Part 1 by George Rajna and Panama Jack in Exile in Costa Rica
Over the last 10 years, countless periodicals, blogs and websites have claimed that Panama is an ideal retirement destination for a variety of reasons. The cost of living is low. Quality health care and government sponsored retiree benefits can save expats money and provide solid investment opportunities to either start up an entrepreneurial business or purchase real estate.
by George Rajna and Panama Jack in Exile in Costa Rica
There is no doubt that Panama has serious pluses for potential retires who desire to relocate abroad to a country with a cheaper standard of living than the United States and Europe. The country of Panama is blessed with beautiful islands, ample coastline beaches, mountain retreats, and colonial towns. The people are friendly and outside of Panama City, the atmosphere is generally quite laid back and easy going. With a population of only three million, the country does not feel overly crowded.
We Said Go Travel (WSGT) delved into the county of Panama and investigated various locales that have been written about and praised in the media to determine if we agree that abundant fantastic retirement options exist in Panama for those considering the possibility of living abroad. In part one of this five section series, we will inspect the first stop that travelers will likely make when arriving to Panama, the metropolis of the country, Panama City.
With an eclectic mixture of modern high-rise buildings and Casco Antiguo’s refurbished old town, Panama City has aspects that are appealing. Accruing substantial daily revenue from the fascinating Panama Canal, the government has pumped major dollars into the city infrastructure, constructing a respectable skyline and a rejuvenated old town. The best healthcare in the country can be had here and there is no shortage of nightclubs for those who desire an active nightlife. A variety of budget to quality international restaurants are available.
Despite these positives, Panama City has some serious drawbacks. First of all, crime can be a serious issue in many of the barrios that are meshed within the city. The so-called red zones are notorious for robbing tourists; even in the daytime, one should exercise precaution. Another drawback is the heinous traffic that is especially noticeable from 5:00 – 8:00 p.m..
During these hours, the streets of vast portions of Panama City become filled with idle vehicles pumping pollutants into the air. Even though the city is near the water and pretty views can be had from locations such as the Causeway de Amadores, there are no beaches per se located within the city that would be recommended for swimming. Outlying beaches such as Punta Chame are within striking distance but at least an hour outside of the city depending upon traffic conditions.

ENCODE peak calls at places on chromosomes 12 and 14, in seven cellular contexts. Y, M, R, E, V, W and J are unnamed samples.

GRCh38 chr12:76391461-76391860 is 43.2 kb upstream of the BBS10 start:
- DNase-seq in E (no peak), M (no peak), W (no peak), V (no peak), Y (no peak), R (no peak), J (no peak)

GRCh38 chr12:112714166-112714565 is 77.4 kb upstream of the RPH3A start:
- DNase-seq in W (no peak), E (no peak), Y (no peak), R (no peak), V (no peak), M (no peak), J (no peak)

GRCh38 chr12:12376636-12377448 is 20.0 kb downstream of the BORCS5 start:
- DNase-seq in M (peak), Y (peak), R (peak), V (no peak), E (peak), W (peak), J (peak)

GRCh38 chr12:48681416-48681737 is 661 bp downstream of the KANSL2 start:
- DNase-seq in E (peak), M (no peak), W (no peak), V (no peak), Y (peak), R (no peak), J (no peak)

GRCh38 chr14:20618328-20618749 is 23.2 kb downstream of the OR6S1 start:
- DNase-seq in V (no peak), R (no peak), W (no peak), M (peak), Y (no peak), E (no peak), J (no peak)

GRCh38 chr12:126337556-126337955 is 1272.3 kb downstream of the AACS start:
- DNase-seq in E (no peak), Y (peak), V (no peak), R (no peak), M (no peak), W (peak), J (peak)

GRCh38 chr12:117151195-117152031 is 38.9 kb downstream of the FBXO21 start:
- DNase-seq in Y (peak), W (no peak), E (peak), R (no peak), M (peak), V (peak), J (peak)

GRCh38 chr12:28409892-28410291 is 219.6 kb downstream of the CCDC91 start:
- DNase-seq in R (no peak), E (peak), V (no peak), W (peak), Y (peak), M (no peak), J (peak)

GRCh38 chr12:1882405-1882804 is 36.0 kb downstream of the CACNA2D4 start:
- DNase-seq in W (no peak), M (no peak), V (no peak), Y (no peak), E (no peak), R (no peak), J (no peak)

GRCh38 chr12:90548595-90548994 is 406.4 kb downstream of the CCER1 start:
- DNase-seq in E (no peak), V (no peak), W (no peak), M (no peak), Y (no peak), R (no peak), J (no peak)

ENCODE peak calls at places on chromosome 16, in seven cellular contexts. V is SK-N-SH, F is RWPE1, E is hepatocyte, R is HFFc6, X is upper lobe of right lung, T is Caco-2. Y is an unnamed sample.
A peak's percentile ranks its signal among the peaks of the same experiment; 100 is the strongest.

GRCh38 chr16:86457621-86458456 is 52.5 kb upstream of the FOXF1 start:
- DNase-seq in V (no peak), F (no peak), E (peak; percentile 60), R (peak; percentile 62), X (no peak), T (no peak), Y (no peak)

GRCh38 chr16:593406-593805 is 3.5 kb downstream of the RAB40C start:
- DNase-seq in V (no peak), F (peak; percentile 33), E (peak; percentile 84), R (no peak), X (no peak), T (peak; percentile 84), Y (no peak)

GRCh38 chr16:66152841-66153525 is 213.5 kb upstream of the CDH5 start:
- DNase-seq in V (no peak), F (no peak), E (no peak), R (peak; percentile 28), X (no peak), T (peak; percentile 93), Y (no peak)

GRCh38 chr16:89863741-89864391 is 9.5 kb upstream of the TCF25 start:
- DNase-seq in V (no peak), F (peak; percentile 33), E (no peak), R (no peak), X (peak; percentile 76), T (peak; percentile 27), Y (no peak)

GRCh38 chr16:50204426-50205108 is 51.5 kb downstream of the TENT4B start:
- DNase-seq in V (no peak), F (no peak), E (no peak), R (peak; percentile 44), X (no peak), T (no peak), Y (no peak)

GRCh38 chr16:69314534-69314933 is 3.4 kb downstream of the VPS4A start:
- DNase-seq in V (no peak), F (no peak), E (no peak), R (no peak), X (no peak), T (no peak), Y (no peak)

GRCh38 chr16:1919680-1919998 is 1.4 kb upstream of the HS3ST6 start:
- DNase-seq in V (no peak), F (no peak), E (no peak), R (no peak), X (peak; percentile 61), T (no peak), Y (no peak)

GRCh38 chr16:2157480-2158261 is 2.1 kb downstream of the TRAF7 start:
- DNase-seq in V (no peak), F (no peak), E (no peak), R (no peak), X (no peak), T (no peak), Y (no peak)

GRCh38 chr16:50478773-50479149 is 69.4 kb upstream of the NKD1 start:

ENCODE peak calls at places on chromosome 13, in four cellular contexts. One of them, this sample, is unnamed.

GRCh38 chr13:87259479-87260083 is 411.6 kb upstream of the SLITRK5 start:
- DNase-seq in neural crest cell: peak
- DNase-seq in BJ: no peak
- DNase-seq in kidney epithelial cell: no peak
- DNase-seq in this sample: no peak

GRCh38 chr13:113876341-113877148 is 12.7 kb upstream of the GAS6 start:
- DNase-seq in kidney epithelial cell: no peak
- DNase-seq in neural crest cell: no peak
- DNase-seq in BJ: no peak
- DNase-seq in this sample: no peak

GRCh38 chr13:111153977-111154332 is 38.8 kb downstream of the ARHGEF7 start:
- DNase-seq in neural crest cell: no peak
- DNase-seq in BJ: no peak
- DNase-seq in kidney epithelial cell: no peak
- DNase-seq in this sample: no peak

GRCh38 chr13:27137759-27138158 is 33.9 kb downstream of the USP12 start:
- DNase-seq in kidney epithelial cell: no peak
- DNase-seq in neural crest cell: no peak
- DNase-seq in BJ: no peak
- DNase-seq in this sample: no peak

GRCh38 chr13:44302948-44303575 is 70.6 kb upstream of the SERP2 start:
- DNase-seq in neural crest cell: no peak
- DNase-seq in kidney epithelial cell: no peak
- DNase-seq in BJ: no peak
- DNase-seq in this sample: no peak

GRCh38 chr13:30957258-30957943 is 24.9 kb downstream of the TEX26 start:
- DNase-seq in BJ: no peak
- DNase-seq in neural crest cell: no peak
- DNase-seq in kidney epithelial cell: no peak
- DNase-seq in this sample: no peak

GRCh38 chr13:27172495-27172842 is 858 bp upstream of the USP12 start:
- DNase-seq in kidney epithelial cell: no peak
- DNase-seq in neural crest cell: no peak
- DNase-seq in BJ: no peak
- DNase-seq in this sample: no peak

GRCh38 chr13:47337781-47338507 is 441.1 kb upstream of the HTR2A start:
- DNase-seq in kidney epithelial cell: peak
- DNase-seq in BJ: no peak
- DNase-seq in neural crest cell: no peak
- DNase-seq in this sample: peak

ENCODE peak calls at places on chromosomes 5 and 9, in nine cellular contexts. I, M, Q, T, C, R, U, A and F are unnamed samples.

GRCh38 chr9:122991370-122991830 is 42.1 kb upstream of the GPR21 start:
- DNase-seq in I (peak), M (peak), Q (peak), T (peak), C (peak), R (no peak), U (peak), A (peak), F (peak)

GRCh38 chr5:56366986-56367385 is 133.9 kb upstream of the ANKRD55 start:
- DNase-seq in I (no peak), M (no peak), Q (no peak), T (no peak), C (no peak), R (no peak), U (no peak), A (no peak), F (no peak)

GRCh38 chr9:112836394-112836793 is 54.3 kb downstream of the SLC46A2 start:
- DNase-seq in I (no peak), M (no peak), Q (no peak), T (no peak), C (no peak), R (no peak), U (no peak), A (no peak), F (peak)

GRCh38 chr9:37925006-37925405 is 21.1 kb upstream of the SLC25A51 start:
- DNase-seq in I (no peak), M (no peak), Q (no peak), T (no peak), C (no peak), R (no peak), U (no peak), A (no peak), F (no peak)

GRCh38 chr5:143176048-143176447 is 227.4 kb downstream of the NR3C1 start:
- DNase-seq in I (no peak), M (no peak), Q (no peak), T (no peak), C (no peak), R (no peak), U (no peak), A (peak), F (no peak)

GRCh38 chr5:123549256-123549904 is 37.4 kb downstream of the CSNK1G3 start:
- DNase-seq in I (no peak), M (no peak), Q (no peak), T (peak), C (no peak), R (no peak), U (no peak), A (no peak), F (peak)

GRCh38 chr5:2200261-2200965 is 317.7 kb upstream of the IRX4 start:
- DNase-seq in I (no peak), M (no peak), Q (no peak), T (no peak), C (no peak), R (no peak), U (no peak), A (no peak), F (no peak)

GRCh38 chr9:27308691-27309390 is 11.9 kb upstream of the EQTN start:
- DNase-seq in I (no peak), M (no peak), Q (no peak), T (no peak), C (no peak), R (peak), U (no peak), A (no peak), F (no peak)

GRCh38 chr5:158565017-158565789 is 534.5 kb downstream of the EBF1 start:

All in all, WSGT deems Panama City a nice place to spend a few days enjoying the city skyline, the old colonial Casco Antiguo and, of course, the amazing Panama Canal. However, after a few days, we were ready to move on to more secure and less congested locales laden across the country. As for Panama City, we enjoyed what the city has to offer, but would not recommended it as a potential retirement destination in itself.
Part 2 by George Rajna and Panama Jack in Exile in Costa Rica
Our next stop in Panama took us to the mountain highlands of El Valle de Anton. Highlights include a small town vibe with ample hiking trails to waterfalls and a hot springs within walking distance of the town’s small central area. El Valle’s energetic marching band rehearsed in the evenings, adding a touch of culture and pep to the sleepy town ambiance.
In the morning we hiked toward La India Dormida, passing a few cascading waterfalls amidst a tranquil natural setting. The trail was well-marked but slippery in steeper sections. The day hike was pleasant, but nothing exceptional. At the hot springs we applied a mud mask exfoliate that dried as our feet dangled in a thermal heated tub. Once the mud hardened, we rinsed off in a shower and submerged ourselves in the warm springs. Later that evening, I strolled to the base of the mountains where the square-trunked trees are situated; unfortunately, I did not find them as night fell upon the area.
Our stay in El Valle was pleasant. We enjoyed tasty Panamanian food at Don Penas and watched the marching band practice for the upcoming festivals in November. Even though El Valle was a decent stop outside of Panama City, we found the small town noisy, as substantial traffic passed through the main street during all hours, making it unpleasant to walk along the road. Our conclusion is that El Valle is not a must-see destination and definitely not a place to retire abroad. We continued our search as we traveled onward within the Peninsula de Azuero toward a small colonial town situated near the coast called Pedasi.
Our first impression of Pedasi was that of disappointment; after noticing that for the most part, Panamanians maintain their country free of rubbish, we noticed that the central petite colonial square was trash-laden. I left Lisa in the square as dusk turned to night. I located higher and lower end accommodations in our guidebook and entered the latter. The room was small and musty but after the proprietor dropped the price I was lured into staying there. After settling in we roamed the small town, enjoying the laid back ambience and the colonial architecture as well as the amiable locals. We ate dinner at an Italian pizzeria just on the square and consumed $1.00 tacos. After dinner we roamed around, but had already exhausted the town’s central area.